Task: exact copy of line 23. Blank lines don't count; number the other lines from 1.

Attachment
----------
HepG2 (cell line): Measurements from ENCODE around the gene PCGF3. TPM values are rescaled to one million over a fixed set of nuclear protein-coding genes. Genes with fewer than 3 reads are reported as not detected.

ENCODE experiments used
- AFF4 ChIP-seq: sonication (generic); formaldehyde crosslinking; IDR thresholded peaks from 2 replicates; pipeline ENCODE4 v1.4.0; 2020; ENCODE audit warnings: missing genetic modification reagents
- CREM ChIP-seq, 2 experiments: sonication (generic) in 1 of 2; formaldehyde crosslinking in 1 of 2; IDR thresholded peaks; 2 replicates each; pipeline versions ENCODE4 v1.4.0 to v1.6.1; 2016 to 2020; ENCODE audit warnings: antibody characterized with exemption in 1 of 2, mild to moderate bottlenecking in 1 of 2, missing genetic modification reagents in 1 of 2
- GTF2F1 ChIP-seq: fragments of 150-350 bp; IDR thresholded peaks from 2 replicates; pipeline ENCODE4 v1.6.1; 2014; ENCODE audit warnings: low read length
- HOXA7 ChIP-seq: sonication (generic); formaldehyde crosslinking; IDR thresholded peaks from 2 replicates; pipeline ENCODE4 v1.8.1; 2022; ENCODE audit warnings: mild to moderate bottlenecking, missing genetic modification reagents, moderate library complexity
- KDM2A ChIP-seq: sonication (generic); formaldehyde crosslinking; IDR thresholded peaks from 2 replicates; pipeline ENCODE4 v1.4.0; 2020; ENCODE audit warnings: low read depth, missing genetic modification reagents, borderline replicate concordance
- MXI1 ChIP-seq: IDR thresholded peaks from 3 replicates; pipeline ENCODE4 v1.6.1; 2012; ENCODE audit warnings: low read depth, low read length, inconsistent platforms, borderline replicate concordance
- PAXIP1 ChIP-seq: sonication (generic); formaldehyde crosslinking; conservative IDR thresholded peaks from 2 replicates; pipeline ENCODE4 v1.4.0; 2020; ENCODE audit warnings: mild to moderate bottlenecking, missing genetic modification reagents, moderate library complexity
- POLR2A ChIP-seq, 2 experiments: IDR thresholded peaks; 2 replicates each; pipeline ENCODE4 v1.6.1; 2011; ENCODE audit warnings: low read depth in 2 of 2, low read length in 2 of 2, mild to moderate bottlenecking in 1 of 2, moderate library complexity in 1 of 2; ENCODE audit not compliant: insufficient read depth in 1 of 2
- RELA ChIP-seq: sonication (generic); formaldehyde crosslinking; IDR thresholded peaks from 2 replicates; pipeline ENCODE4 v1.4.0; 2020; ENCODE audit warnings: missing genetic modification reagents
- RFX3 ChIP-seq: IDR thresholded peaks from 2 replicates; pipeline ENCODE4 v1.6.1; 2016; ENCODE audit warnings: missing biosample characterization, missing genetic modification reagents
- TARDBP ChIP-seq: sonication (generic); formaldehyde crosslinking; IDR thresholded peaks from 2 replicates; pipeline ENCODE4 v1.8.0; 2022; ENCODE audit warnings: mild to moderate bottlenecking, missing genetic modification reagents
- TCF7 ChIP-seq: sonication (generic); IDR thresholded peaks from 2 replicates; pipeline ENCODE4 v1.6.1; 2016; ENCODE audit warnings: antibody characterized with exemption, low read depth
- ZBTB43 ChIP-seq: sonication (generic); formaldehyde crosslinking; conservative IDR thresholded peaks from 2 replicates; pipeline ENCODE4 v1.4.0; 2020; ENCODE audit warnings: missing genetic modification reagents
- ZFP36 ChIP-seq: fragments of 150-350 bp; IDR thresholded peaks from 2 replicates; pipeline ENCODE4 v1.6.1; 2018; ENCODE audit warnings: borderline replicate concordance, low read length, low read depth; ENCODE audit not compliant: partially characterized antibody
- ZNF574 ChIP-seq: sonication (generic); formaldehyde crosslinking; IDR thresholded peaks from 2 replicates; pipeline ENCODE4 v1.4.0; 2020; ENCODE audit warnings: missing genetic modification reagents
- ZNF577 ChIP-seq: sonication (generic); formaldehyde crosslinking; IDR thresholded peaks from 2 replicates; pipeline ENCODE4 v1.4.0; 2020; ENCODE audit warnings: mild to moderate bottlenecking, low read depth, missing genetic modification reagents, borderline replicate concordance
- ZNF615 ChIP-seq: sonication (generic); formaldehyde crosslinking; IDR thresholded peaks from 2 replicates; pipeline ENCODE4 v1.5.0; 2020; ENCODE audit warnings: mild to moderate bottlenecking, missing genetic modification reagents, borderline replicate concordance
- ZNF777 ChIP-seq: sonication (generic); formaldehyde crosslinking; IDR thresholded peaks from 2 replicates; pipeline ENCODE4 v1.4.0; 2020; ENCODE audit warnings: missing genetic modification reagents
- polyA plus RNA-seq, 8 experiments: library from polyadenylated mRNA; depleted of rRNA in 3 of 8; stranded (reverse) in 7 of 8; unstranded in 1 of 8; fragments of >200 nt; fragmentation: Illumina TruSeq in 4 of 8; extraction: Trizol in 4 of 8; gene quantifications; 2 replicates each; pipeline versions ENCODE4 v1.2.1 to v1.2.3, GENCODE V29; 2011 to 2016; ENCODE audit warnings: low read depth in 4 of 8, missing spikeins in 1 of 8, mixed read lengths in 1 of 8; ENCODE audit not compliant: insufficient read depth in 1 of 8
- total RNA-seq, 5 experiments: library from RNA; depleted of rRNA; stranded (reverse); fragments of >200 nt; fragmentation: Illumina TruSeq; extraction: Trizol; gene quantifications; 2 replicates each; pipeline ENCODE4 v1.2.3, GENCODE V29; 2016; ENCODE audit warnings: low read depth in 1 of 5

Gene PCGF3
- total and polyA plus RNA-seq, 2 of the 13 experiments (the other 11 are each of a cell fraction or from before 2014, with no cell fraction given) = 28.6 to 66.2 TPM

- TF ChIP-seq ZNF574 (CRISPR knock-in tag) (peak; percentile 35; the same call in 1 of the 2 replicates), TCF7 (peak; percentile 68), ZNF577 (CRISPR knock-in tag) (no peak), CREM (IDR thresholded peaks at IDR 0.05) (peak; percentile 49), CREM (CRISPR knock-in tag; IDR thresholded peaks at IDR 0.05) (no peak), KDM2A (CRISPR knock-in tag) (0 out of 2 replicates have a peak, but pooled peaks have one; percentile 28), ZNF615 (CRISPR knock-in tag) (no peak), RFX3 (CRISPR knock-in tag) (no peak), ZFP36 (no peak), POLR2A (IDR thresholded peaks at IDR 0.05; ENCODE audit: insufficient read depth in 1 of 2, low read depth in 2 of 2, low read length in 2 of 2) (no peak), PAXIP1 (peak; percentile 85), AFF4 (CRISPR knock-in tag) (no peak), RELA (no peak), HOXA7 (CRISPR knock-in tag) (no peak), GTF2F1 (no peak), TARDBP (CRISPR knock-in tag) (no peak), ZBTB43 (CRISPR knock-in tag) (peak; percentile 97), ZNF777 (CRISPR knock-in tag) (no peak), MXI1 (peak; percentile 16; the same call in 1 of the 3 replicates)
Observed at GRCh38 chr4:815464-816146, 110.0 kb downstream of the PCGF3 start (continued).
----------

Gene PCGF3